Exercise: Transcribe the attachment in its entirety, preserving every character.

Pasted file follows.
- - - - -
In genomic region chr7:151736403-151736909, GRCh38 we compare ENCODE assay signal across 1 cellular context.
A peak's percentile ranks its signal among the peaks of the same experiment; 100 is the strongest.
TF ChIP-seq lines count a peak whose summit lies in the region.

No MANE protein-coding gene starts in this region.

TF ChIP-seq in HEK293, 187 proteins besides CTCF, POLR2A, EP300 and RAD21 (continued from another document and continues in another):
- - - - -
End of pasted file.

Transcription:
In genomic region chr7:151736403-151736909, GRCh38 we compare ENCODE assay signal across 1 cellular context.
A peak's percentile ranks its signal among the peaks of the same experiment; 100 is the strongest.
TF ChIP-seq lines count a peak whose summit lies in the region.

No MANE protein-coding gene starts in this region.

TF ChIP-seq in HEK293, 187 proteins besides CTCF, POLR2A, EP300 and RAD21 (continued from another document and continues in another):